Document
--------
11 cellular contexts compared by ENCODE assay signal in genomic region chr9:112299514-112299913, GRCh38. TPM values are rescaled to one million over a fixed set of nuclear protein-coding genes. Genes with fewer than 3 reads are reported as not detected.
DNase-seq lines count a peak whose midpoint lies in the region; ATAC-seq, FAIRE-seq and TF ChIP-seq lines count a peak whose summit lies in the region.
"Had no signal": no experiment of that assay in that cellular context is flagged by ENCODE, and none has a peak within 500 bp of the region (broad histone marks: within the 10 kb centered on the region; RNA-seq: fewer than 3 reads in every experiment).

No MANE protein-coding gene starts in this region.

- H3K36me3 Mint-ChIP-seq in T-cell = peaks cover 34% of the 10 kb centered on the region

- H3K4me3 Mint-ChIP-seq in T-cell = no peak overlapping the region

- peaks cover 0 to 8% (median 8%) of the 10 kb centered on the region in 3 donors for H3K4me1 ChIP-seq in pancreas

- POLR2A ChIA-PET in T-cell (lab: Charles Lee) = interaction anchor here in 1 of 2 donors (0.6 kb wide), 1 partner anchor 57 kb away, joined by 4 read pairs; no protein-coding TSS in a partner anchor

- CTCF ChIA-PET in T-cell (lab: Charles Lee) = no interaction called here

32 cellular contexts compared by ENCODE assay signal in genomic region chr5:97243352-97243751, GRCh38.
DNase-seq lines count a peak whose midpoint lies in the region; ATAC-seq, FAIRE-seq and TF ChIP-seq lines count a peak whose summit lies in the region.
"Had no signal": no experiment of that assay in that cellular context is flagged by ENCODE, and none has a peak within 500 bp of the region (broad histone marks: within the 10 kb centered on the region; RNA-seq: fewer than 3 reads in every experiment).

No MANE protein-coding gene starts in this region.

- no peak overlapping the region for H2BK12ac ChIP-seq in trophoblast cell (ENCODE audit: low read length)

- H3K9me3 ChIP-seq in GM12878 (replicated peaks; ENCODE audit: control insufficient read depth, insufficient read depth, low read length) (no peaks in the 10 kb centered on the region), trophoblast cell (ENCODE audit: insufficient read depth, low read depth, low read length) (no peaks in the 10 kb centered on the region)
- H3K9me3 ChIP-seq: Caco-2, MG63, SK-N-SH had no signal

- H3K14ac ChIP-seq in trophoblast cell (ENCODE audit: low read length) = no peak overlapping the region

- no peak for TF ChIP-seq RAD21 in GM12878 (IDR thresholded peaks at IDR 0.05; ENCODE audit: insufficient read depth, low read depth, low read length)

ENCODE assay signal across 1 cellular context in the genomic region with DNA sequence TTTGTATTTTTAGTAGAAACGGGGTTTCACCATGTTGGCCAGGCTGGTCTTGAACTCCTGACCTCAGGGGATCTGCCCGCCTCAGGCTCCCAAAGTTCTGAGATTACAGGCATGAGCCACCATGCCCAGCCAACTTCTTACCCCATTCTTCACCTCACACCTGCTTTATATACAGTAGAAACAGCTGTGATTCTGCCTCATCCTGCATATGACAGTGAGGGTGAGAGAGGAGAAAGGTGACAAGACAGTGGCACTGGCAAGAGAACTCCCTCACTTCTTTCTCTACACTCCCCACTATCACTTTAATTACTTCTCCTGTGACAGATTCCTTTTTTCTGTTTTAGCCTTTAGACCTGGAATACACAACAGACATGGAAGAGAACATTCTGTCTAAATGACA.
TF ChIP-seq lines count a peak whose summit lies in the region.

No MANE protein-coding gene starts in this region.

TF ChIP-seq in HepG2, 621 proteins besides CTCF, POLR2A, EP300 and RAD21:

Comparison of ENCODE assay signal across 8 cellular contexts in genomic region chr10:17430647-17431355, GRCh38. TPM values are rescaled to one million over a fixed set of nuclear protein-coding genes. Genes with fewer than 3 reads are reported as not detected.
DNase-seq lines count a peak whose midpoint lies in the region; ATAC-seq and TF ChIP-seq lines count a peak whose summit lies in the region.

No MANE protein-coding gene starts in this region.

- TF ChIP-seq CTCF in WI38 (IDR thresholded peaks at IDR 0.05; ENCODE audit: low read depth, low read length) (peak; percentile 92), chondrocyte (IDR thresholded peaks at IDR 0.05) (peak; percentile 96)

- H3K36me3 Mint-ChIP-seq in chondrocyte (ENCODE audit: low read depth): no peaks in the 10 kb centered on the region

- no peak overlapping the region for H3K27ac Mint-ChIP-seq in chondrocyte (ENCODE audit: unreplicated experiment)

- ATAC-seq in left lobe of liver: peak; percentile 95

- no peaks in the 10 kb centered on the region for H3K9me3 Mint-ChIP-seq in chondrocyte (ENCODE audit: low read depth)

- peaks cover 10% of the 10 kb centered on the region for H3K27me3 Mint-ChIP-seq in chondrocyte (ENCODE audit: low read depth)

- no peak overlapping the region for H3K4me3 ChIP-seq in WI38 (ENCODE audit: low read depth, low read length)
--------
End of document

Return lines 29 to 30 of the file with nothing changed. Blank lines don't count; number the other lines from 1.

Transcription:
- ATAC-seq in left lobe of liver: peak; percentile 95

- no peaks in the 10 kb centered on the region for H3K9me3 Mint-ChIP-seq in chondrocyte (ENCODE audit: low read depth)